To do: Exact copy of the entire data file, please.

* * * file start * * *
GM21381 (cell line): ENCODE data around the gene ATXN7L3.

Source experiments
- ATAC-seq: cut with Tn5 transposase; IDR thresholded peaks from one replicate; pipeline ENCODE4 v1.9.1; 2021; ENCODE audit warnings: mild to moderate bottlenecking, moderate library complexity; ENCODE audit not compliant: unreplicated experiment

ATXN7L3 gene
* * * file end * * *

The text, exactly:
GM21381 (cell line): ENCODE data around the gene ATXN7L3.

Source experiments
- ATAC-seq: cut with Tn5 transposase; IDR thresholded peaks from one replicate; pipeline ENCODE4 v1.9.1; 2021; ENCODE audit warnings: mild to moderate bottlenecking, moderate library complexity; ENCODE audit not compliant: unreplicated experiment

ATXN7L3 gene